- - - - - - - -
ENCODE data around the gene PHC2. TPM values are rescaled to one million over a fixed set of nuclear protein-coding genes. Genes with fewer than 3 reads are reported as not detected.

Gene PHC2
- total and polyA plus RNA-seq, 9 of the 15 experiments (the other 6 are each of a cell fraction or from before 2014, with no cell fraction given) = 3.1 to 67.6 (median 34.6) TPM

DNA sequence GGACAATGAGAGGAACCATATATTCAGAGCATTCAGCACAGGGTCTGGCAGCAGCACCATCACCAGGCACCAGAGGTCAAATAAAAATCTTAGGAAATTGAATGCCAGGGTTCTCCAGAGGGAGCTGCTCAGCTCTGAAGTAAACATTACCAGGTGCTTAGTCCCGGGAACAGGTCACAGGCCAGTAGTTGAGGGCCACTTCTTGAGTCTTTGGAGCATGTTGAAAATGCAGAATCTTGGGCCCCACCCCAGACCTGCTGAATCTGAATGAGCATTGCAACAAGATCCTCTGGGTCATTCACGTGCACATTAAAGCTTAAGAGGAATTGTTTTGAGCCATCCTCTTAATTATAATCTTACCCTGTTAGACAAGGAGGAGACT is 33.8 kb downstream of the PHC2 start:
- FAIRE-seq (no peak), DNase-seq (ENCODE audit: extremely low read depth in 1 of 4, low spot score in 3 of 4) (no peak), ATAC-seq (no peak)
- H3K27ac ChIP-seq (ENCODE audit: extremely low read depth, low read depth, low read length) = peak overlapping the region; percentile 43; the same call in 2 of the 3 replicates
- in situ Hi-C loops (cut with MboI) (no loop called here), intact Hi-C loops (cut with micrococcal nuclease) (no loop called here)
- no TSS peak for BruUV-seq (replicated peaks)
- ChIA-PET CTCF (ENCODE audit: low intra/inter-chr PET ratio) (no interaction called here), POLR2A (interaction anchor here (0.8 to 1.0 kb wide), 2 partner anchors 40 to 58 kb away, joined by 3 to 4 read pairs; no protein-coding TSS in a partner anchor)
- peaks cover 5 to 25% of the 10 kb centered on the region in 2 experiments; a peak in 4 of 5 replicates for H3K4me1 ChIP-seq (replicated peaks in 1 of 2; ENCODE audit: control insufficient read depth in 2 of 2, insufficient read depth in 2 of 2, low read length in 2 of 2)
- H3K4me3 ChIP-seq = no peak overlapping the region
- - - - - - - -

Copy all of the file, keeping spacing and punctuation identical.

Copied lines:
ENCODE data around the gene PHC2. TPM values are rescaled to one million over a fixed set of nuclear protein-coding genes. Genes with fewer than 3 reads are reported as not detected.

Gene PHC2
- total and polyA plus RNA-seq, 9 of the 15 experiments (the other 6 are each of a cell fraction or from before 2014, with no cell fraction given) = 3.1 to 67.6 (median 34.6) TPM

DNA sequence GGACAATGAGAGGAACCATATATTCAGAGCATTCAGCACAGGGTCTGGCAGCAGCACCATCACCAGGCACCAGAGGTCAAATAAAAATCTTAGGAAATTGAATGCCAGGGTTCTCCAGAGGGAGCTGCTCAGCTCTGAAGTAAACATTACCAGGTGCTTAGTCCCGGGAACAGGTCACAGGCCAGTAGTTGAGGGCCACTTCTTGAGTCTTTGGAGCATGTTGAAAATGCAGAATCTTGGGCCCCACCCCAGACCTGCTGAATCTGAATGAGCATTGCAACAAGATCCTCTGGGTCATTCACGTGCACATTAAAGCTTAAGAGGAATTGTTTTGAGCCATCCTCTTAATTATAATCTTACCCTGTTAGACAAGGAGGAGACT is 33.8 kb downstream of the PHC2 start:
- FAIRE-seq (no peak), DNase-seq (ENCODE audit: extremely low read depth in 1 of 4, low spot score in 3 of 4) (no peak), ATAC-seq (no peak)
- H3K27ac ChIP-seq (ENCODE audit: extremely low read depth, low read depth, low read length) = peak overlapping the region; percentile 43; the same call in 2 of the 3 replicates
- in situ Hi-C loops (cut with MboI) (no loop called here), intact Hi-C loops (cut with micrococcal nuclease) (no loop called here)
- no TSS peak for BruUV-seq (replicated peaks)
- ChIA-PET CTCF (ENCODE audit: low intra/inter-chr PET ratio) (no interaction called here), POLR2A (interaction anchor here (0.8 to 1.0 kb wide), 2 partner anchors 40 to 58 kb away, joined by 3 to 4 read pairs; no protein-coding TSS in a partner anchor)
- peaks cover 5 to 25% of the 10 kb centered on the region in 2 experiments; a peak in 4 of 5 replicates for H3K4me1 ChIP-seq (replicated peaks in 1 of 2; ENCODE audit: control insufficient read depth in 2 of 2, insufficient read depth in 2 of 2, low read length in 2 of 2)
- H3K4me3 ChIP-seq = no peak overlapping the region